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Work, retirement, income, gender: life for those in their 70s

by on March 2, 2016

As you can see I struggled to think of a snappy title for this blog post. On the other hand, I was intrigued to see the contrasting headlines in two newspapers which covered the same story, namely the results of a survey carried out by Nationwide building society.

The Daily Mail went with ‘Women are more likely to be working in their 70s than men with 40% still in a job because they’re not ready to retire‘ whereas the Daily Telegraph ran the headline ‘More people in their 70s in higher tax bracket than those in their thirties‘. This of course has prompted reader comments about unfairness and that make comparisons of all sorts between ‘generations’ whilst neglecting the within-group variation to be found such as socio-economic status. Two contrasting comments that capture this are “The inter-generational unfairness bandwagon is well and truly rolling” versus “If the older generation has more investments/taxable income, it is because they worked and saved”. We’ve been here before….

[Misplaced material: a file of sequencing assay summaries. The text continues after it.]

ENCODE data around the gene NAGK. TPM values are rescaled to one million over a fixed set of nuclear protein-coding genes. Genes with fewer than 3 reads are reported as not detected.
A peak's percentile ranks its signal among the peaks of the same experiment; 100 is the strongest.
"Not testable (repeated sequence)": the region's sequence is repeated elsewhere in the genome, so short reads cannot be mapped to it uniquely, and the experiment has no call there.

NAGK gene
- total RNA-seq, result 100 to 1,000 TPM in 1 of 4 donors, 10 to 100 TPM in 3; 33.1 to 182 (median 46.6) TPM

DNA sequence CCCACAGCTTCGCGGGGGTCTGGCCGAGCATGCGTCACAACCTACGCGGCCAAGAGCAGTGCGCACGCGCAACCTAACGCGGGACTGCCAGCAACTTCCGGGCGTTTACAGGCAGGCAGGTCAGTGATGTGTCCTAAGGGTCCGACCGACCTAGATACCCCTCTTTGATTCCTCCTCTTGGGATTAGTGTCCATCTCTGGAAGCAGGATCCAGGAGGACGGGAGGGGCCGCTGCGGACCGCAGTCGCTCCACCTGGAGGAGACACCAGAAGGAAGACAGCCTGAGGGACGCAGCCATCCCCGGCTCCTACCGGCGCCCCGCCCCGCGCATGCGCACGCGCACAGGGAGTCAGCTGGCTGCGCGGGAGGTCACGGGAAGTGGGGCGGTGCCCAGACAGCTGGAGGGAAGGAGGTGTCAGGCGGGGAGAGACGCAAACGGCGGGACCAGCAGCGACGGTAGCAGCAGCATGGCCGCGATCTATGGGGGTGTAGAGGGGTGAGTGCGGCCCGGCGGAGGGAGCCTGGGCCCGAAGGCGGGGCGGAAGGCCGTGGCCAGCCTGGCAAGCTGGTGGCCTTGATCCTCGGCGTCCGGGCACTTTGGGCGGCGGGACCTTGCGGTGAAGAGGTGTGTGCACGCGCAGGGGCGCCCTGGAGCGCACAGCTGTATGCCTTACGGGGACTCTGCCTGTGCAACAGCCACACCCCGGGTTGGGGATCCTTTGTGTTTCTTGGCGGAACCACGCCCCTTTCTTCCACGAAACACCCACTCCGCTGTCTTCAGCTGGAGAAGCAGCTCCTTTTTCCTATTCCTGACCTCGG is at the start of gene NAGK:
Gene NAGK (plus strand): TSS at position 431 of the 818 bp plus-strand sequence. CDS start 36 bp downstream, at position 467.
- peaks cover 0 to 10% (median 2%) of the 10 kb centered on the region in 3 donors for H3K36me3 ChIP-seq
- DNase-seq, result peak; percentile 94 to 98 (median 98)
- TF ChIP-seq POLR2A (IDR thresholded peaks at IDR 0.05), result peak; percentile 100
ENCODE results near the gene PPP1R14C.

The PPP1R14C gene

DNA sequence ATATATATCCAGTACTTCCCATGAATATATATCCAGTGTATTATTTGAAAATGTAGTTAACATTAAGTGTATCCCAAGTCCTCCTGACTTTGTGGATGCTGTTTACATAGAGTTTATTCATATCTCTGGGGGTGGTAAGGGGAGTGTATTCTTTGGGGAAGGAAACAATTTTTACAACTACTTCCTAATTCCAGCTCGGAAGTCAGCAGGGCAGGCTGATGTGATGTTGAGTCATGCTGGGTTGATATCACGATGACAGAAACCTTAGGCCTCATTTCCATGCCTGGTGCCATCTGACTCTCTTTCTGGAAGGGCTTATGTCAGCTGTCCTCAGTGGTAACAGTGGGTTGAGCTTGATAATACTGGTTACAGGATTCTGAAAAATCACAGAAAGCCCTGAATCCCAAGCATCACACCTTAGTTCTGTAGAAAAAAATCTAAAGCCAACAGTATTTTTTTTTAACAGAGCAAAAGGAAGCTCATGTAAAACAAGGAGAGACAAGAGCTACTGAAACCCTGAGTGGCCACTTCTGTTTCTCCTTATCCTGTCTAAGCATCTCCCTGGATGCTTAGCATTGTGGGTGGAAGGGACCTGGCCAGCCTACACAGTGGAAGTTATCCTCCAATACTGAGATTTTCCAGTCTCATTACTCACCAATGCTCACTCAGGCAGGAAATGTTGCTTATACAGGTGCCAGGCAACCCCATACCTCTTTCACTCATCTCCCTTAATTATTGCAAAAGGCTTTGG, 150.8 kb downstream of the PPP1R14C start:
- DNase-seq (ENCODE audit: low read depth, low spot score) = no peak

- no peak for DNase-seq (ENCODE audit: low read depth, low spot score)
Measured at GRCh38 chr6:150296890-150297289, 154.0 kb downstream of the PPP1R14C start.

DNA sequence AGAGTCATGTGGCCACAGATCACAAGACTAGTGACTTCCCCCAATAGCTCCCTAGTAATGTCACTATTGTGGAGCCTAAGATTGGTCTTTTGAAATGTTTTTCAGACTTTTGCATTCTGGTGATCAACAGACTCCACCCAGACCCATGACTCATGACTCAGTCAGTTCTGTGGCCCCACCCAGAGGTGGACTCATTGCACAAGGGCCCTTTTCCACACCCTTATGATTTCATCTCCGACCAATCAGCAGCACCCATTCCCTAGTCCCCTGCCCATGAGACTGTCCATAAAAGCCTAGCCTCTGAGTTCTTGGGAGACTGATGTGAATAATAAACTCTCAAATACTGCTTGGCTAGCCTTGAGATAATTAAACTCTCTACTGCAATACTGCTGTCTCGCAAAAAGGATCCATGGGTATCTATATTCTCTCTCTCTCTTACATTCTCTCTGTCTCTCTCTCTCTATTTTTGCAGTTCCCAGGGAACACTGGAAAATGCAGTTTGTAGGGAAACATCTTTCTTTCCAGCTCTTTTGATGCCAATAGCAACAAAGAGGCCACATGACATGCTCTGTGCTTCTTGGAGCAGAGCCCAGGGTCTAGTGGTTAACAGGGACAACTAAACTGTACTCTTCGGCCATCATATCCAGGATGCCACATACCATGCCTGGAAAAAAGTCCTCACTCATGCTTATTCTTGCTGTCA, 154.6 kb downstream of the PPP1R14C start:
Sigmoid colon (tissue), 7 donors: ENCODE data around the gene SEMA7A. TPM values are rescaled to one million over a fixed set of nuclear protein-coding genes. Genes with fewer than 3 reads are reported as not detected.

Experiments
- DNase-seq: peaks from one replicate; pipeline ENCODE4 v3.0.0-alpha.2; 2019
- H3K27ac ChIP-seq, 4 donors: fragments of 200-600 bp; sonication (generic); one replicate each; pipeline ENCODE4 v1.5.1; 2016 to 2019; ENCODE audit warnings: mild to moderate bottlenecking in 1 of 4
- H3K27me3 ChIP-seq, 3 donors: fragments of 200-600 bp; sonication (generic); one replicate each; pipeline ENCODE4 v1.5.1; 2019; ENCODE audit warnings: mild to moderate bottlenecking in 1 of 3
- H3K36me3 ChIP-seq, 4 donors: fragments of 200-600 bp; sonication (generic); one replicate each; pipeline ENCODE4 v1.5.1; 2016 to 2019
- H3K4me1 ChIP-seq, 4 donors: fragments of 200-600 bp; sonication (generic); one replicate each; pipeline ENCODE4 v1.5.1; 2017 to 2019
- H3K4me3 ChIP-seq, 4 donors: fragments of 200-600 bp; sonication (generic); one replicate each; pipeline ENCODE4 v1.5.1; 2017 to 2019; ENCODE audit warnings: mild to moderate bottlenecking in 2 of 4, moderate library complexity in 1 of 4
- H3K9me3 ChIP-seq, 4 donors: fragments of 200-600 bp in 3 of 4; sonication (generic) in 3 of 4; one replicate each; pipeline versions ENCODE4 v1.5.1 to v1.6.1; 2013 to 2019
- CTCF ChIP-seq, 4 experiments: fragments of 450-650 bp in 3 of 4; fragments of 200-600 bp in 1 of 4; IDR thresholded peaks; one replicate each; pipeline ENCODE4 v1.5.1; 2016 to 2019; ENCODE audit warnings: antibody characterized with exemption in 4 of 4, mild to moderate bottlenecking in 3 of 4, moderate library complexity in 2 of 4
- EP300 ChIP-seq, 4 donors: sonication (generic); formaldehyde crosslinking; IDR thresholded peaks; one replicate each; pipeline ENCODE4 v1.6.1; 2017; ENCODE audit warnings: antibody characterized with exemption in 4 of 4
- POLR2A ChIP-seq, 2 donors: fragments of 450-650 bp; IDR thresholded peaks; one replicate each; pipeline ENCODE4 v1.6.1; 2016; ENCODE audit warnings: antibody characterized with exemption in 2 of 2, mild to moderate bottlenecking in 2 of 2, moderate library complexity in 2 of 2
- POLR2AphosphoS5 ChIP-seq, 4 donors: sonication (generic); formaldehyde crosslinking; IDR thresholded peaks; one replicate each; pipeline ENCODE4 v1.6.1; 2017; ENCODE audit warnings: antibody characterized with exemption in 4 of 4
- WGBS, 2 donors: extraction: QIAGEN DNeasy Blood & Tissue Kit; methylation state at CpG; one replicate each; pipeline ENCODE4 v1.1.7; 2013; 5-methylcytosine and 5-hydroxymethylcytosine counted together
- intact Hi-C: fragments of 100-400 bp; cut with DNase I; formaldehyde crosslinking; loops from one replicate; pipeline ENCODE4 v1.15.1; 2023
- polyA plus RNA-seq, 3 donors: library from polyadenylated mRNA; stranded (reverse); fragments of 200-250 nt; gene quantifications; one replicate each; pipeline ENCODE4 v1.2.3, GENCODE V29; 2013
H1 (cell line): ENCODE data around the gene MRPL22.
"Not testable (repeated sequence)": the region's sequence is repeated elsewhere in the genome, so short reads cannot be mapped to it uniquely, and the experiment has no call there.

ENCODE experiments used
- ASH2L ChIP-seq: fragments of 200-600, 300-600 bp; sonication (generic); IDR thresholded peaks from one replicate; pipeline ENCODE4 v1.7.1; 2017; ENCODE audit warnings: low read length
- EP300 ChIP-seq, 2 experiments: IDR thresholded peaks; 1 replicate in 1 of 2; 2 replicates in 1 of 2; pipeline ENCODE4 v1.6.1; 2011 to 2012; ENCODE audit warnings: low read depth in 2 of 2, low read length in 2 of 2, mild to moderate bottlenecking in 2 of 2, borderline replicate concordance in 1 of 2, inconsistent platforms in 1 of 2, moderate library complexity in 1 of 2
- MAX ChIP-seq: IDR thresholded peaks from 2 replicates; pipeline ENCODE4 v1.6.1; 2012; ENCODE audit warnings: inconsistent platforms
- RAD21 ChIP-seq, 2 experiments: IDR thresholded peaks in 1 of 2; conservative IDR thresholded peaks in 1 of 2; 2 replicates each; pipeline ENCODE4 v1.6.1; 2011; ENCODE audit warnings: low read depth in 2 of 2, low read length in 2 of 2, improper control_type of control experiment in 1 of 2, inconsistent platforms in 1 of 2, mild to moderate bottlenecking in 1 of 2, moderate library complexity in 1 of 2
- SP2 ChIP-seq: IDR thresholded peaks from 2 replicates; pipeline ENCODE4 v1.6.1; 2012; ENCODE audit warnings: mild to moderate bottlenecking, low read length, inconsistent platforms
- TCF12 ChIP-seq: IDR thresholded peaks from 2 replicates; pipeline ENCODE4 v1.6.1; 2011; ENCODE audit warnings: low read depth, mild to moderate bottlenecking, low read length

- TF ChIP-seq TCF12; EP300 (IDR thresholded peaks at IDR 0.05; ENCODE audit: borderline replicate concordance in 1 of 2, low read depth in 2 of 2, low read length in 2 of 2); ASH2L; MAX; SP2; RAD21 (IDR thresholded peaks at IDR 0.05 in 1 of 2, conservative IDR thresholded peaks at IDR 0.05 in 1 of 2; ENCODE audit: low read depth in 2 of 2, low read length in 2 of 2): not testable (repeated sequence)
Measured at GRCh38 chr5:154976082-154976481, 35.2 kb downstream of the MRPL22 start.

The survey is interesting because official statistics often don’t report (presumably becuase the ONS doesn’t ask about) the working arrangements of those aged over 65. This survey questioned 2000 people in their 70s.  The report highlights some apparent gender differences:

  • More than four in ten women in their 70s have a job, compared with about a third of men;
  • A fifth of women did part-time or occasional work;
  • Another fifth of women work full-time;
  • Men were slightly more likely to have full-time employment in their 70s, with 23 per cent still working five days a week
  • Men were more prone to retire completely when they left a full-time job, with only one in seven in part-time or occasional work.

The broader point is that these differences need to be seen in the context of whole working lives – and indeed issues around other (often unpaid) working roles such as care-giving.

The Telegraph article says that the income data ‘lends credence to new analyses which have shown that pensioners now enjoy larger weekly incomes than people of working age‘ citing the average yearly income for someone in their 70s as £21,617 which is apparently only slightly less than the average 30-year-old who has £24,763.  The Daily Mail points out however that six in ten women in their 70s rely on the state pension, compared with seven in ten men. And the IFS has warned that pensioner wealth would collapse again in a decade due to the financial pressures on younger generations.

So it’s an interesting snapshot but I’d suggest some caution before drawing too many conclusions, particularly since we don’t know much about the methodology such as the sampling strategy.

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